Some posts are just more popular than others! Those highlighted in blue appear in both lists — the top 20 posts of all time (2008-2017) on the left, and 2017 only on the right. Those without highlighting only appear in one of the top 20 lists. The numbers to the right of each title are the number of total views for that post in the time period.

Long tail

As expected, there’s a significant ‘long tail’ for this blog’s views. The top 20 posts (all have 20,000 views or more) garnered the most views. Everything else was a poor cousin to these top posts.

When I extracted out the views just for the top posts for 2008-2017 (i.e. >20,000 views each) and the top 20 for 2017 only (both below), the long tail was very evident. Again, the top 10 posts for all time garnered the most views, with posts 10 to 110 tailing off and flattening out. And for the 2017 view, the top six posts garnered the most views, then tapered off significantly after that.

So, there you have it. Ten years of blogging, 1749 blog posts published, and just over almost 11 million views (with 1.84 million of those in the past 12 months).

I guess I must be doing something right, even though the monetary return is close to zero. I pay an annual fee to WordPress to NOT show advertisements on this blog (I wouldn’t get any return from these even if I allowed them), and I refuse to try to ‘monetize’ my blog posts by hosting them elsewhere and running ads — I don’t like ads cluttering up and getting in the way of good content and potentially trapping readers into clicking on them, and I suspect my readers don’t like them either. Instead of ads, I have an option for readers to donate to this blog’s expenses if anything I’ve written has got them out of a bind, saved them time (and therefore money), or helped them be more efficient. In 2017 I received perhaps the equivalent of one hour’s paid work in donations… I use that money to pay my annual bill to WordPress to keep this blog free of ads and to have the convenience of adjusting the style (CSS) of this blog.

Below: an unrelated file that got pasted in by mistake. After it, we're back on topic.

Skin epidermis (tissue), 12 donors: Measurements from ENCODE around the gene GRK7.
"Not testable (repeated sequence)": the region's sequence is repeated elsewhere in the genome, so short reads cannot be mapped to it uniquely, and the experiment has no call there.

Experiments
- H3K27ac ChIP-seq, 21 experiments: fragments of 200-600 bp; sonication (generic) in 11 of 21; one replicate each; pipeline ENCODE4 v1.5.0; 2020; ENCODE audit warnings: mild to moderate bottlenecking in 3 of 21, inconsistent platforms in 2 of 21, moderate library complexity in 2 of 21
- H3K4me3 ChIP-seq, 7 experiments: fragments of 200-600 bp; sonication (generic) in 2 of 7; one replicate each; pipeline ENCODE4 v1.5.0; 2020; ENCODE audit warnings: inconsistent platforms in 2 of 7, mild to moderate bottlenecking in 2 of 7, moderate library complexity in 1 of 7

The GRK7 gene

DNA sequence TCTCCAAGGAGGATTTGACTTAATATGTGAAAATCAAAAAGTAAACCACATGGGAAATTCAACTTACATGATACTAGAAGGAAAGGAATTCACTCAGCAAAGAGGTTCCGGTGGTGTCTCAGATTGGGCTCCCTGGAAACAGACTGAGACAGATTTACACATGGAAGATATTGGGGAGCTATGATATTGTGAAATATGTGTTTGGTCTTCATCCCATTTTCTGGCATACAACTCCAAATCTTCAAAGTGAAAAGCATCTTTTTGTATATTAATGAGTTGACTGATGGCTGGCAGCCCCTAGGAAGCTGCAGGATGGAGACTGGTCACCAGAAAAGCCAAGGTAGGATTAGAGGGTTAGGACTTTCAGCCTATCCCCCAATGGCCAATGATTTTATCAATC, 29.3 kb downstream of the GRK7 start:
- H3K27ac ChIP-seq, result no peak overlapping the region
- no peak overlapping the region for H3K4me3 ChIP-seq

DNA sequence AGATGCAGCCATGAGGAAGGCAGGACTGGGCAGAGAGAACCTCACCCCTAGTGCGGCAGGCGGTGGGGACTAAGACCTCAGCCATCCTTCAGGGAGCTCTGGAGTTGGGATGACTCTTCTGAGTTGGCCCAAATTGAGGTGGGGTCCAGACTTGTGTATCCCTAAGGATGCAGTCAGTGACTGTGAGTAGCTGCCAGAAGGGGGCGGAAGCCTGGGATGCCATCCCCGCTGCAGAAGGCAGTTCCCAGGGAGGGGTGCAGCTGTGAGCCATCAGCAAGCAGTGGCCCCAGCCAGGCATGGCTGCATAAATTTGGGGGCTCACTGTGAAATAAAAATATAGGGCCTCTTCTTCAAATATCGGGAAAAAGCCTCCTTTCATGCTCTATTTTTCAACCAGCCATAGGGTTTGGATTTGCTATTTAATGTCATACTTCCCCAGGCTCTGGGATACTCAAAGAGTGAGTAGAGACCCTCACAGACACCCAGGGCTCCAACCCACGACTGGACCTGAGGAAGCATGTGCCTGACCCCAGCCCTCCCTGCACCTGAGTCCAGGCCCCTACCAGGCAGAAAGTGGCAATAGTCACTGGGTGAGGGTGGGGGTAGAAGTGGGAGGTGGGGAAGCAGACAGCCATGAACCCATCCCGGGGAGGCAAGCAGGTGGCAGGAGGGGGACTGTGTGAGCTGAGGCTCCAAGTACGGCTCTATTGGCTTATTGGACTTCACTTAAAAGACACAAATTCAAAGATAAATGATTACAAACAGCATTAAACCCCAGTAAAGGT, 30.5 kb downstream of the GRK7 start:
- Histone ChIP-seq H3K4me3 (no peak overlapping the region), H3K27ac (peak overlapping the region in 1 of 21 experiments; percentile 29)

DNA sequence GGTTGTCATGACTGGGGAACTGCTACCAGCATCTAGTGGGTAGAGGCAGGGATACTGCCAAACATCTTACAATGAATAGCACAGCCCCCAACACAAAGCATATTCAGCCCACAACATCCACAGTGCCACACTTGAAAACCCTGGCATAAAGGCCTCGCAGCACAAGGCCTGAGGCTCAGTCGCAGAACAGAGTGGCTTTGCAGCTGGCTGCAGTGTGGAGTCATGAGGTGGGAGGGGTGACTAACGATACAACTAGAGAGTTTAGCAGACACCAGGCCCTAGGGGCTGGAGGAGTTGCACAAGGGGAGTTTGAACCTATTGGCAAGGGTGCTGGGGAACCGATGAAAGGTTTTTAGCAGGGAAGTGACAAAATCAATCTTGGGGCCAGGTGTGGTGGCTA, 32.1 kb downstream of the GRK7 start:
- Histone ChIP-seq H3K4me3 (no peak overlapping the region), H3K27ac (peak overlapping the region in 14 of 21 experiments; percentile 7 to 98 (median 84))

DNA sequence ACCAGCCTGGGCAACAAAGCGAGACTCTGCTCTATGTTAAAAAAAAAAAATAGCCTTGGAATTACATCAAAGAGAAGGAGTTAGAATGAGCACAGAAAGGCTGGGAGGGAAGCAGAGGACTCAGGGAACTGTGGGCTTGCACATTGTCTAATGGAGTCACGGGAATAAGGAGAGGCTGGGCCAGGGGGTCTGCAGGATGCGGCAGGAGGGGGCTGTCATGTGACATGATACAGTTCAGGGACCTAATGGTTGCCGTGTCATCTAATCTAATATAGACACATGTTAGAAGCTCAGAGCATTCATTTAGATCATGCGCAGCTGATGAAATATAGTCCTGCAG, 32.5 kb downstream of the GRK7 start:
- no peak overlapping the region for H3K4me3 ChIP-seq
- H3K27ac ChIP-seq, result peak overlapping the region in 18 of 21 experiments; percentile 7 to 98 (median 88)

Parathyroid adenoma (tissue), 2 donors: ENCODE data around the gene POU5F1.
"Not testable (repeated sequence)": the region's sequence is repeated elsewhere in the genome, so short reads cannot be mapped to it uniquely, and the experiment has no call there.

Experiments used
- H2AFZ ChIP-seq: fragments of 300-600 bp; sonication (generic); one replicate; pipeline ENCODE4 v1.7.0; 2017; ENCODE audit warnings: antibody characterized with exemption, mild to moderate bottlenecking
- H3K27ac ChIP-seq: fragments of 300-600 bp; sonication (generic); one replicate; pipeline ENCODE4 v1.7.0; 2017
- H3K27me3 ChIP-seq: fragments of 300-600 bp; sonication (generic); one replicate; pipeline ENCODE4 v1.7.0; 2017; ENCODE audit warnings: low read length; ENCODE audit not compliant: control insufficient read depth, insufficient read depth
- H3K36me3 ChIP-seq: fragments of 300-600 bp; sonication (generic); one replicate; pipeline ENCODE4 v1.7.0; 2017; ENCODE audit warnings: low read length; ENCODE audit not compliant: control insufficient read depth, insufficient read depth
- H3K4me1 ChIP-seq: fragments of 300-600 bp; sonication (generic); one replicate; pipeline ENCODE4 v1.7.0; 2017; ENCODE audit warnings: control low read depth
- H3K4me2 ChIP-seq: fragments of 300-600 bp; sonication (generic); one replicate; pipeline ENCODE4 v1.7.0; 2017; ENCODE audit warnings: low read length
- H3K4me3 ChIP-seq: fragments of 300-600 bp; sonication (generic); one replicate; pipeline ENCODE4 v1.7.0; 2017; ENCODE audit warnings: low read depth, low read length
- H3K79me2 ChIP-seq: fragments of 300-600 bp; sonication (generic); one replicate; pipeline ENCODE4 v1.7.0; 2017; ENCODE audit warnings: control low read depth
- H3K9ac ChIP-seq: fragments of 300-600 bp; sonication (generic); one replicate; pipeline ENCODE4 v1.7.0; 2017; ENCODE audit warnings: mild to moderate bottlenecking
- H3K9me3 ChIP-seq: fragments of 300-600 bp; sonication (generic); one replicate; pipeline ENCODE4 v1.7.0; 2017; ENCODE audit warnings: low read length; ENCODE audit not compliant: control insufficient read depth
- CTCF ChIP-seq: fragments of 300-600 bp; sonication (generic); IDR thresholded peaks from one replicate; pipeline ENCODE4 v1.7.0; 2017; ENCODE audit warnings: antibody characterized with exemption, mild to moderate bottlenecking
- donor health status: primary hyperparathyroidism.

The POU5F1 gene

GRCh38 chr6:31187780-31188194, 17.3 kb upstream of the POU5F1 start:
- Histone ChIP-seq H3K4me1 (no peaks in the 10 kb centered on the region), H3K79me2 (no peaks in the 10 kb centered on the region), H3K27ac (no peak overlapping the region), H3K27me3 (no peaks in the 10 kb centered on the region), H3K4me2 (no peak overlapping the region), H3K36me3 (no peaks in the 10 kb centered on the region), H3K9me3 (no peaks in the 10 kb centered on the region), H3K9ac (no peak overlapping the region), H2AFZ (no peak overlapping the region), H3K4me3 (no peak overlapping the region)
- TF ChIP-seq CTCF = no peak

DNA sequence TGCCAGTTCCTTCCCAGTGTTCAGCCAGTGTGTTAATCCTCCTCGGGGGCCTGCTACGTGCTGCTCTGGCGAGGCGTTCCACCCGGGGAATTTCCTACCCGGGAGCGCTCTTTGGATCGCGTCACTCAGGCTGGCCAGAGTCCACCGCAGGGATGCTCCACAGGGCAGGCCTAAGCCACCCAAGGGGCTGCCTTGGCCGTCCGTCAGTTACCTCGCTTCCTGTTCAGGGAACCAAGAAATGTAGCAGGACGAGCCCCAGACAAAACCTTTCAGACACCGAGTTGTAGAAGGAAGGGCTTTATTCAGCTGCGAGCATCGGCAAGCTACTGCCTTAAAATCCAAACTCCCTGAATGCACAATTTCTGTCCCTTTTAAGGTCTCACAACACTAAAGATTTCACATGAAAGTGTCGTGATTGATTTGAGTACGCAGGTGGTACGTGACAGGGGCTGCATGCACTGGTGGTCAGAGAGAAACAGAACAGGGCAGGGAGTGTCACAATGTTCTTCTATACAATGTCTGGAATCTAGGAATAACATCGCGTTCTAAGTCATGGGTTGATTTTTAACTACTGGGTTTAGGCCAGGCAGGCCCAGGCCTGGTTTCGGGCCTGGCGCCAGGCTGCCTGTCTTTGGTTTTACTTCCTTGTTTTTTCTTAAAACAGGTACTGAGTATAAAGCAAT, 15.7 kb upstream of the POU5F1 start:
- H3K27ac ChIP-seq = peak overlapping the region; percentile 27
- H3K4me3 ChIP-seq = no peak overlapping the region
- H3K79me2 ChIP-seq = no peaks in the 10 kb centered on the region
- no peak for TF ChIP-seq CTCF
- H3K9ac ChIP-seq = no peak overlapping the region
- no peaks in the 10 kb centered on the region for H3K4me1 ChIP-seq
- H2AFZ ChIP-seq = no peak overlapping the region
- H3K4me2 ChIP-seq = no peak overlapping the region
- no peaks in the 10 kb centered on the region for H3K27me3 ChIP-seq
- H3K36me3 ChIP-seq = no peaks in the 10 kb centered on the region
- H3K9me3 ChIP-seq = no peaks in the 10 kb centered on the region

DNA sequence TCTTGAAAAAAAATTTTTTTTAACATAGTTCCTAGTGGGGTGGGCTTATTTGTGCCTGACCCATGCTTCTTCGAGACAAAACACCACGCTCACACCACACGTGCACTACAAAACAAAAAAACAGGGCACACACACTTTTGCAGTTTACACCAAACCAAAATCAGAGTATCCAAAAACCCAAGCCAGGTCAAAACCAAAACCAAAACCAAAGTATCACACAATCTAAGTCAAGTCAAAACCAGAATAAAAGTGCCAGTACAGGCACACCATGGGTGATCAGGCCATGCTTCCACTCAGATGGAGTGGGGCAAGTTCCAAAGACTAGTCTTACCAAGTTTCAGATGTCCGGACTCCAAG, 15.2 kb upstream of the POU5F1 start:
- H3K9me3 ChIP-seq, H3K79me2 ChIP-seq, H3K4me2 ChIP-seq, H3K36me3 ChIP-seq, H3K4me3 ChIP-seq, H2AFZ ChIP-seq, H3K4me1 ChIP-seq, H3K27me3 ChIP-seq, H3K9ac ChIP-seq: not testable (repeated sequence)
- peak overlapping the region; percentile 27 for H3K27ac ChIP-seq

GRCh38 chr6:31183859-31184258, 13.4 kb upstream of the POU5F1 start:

As in 2017, I’ll be writing posts sporadically in 2018 — I still have a day job that I’m committed to, and paid work always comes before unpaid work.

See also:

[Links last checked January 2018]


A geoblocking variation

December 30, 2017

Spotted when I tried to go to a website the other day. This takes geoblocking to a new level, though at least it very quickly tells you that they don’t sell their products outside the US/Canada! Would I even consider their products? Based on this, NO WAY!


All phone contacts added to car

December 30, 2017

When we got my husband’s new car a couple of weeks ago, the sales guy paired our phones. However, despite me saying I didn’t want all my 1000+ contacts downloaded, it happened automatically before he could change the setting.

My phone’s contacts are paired with Exchange Server, and Outlook on my PC had been happily creating ‘Suggested contacts’ for years (yes, you can turn this off in Outlook 2010 [under File > Options > Contacts]; I believe later versions don’t have it turned on automatically). Even though I may have deleted contacts from the main list, the ‘suggested contacts’ and subfolders I’d created in Outlook had heaps more people. Arrghh! And they ALL went into the car’s system — people who live outside Australia (the car won’t travel outside Australia and may not even go interstate), people who have died, businesses I contacted ONCE xx years ago. I purged these last week in preparation for slimming down the 1000+ contacts list (it’s about 550 now!).